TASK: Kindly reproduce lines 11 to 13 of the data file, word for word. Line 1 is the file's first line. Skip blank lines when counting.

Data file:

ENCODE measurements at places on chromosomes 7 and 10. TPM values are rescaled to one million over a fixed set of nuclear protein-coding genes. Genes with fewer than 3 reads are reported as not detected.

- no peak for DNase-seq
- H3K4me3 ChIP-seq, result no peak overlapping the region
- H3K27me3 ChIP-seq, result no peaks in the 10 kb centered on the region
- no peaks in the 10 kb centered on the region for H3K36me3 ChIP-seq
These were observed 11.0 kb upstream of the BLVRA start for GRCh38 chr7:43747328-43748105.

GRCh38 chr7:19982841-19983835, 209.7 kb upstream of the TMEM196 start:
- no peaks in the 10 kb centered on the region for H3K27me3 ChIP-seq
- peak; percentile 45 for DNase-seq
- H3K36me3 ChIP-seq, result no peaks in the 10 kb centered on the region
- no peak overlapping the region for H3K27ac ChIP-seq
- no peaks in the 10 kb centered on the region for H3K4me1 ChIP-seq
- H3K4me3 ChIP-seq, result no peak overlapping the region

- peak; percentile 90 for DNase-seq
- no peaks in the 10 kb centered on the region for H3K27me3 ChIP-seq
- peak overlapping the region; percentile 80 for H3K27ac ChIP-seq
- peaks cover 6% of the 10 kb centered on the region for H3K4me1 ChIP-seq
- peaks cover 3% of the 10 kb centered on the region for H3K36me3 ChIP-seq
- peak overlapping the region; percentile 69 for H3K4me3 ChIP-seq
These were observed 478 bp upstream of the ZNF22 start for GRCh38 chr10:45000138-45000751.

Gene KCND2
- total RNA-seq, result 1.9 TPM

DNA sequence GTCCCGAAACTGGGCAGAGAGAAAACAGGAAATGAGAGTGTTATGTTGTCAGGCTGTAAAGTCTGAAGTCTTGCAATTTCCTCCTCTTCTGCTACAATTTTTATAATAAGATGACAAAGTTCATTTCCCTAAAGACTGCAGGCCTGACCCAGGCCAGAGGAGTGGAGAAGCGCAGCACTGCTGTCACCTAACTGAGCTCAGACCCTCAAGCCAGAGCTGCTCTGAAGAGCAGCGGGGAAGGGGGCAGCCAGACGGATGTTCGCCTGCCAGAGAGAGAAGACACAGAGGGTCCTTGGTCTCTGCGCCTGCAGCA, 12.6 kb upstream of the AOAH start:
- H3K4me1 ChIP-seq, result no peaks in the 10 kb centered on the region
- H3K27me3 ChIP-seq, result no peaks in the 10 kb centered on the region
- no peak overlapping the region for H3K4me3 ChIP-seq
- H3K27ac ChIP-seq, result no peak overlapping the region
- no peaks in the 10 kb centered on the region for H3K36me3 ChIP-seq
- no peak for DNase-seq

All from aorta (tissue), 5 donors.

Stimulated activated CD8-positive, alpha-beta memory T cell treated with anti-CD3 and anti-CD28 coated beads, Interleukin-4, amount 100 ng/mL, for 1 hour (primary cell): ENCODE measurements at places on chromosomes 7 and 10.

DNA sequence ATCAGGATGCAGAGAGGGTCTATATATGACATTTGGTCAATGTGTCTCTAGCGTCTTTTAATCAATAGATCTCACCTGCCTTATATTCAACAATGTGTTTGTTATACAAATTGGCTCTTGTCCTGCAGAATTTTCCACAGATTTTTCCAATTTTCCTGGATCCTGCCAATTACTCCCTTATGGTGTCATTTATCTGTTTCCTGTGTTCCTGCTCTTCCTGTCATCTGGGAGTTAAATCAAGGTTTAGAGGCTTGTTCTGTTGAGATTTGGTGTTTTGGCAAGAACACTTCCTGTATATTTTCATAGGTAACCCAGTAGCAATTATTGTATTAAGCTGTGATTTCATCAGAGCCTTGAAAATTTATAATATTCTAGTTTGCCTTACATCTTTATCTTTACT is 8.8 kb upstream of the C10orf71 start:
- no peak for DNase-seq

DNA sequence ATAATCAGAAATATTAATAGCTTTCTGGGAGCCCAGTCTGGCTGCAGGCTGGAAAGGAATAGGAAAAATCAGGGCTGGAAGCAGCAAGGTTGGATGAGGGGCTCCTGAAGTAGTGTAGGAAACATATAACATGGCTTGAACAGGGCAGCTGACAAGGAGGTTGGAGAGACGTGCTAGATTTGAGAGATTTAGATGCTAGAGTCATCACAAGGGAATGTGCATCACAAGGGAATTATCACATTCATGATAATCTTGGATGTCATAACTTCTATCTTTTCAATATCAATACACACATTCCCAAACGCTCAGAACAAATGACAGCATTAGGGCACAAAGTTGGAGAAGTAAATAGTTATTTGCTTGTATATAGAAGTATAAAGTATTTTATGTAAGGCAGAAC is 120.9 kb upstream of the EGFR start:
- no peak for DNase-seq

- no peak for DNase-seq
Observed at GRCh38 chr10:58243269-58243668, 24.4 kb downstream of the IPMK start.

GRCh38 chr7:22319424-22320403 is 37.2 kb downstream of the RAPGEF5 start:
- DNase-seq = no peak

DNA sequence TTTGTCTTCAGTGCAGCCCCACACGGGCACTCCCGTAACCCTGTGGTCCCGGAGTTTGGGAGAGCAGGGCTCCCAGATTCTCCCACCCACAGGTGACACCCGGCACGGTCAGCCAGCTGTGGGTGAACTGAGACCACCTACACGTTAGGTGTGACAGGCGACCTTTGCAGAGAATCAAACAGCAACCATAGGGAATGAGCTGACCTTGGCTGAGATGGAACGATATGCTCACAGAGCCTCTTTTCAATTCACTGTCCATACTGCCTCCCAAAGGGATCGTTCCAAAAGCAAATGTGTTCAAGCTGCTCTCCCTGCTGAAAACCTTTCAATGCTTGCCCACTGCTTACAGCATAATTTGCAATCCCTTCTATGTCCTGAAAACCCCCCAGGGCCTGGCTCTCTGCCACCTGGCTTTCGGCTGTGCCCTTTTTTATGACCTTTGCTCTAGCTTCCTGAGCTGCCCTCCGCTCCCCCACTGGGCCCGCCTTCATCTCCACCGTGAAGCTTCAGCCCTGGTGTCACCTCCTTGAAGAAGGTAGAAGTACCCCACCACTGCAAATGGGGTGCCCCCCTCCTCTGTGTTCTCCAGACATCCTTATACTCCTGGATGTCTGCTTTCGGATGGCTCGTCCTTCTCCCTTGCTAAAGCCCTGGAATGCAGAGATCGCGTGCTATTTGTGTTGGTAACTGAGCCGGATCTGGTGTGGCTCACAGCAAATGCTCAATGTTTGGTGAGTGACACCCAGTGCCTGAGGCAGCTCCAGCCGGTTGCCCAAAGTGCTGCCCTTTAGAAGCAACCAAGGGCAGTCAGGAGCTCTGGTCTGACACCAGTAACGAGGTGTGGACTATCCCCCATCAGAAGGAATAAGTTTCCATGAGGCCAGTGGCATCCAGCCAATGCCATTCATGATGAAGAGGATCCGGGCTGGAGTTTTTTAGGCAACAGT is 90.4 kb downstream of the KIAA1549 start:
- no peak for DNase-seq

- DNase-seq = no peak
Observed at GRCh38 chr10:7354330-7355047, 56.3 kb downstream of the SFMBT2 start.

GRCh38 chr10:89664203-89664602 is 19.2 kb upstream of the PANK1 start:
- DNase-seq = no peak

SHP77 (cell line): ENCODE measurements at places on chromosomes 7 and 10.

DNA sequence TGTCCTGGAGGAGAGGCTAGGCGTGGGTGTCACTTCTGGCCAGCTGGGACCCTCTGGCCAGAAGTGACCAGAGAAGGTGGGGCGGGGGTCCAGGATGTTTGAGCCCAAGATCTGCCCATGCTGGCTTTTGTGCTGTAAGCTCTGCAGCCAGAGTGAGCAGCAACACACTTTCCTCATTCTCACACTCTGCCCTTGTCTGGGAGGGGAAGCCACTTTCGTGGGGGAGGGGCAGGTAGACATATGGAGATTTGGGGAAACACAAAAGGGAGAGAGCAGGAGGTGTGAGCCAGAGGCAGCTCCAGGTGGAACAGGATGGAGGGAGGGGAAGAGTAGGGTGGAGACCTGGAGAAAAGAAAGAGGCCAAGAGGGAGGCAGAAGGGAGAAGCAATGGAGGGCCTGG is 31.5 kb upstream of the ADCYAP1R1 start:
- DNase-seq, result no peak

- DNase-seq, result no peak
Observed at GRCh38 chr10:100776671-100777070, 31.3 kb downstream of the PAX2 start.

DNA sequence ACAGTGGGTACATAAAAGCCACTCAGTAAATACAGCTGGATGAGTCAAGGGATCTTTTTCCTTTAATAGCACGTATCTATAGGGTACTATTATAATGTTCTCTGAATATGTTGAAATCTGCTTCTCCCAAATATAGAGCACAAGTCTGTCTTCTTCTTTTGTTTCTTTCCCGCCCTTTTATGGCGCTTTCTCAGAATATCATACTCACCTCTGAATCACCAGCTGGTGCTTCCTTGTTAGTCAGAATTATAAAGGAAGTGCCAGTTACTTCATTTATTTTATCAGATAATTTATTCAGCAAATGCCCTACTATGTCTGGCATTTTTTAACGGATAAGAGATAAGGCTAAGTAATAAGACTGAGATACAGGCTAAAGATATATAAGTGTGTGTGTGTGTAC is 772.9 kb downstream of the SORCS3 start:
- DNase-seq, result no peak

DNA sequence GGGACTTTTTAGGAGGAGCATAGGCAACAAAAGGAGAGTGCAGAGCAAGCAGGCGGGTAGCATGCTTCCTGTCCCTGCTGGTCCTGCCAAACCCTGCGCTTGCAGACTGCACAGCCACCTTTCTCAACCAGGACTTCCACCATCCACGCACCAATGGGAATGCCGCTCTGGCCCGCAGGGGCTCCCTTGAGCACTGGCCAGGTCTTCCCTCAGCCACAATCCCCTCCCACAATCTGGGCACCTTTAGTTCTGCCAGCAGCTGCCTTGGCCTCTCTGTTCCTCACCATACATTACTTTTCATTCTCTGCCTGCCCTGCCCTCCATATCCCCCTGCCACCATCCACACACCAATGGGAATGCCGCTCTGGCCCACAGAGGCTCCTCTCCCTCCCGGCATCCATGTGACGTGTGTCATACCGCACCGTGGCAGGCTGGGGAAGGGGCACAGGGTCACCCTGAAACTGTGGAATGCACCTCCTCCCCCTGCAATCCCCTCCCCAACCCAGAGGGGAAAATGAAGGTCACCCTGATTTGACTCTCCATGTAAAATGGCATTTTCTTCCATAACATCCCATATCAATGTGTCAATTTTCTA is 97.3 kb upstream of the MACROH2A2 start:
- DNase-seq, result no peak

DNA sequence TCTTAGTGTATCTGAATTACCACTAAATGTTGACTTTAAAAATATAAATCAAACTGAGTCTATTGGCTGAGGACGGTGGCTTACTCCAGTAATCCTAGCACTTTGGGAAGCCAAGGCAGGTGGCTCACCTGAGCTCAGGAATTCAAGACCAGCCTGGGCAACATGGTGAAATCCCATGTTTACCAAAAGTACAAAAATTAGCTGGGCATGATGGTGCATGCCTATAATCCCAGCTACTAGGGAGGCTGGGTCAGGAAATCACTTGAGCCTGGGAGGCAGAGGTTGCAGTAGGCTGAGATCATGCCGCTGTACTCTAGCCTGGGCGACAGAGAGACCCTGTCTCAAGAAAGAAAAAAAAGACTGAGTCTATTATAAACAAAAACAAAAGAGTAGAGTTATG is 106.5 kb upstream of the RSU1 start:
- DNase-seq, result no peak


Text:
- no peak overlapping the region for H3K27ac ChIP-seq
- no peaks in the 10 kb centered on the region for H3K4me1 ChIP-seq
- H3K4me3 ChIP-seq, result no peak overlapping the region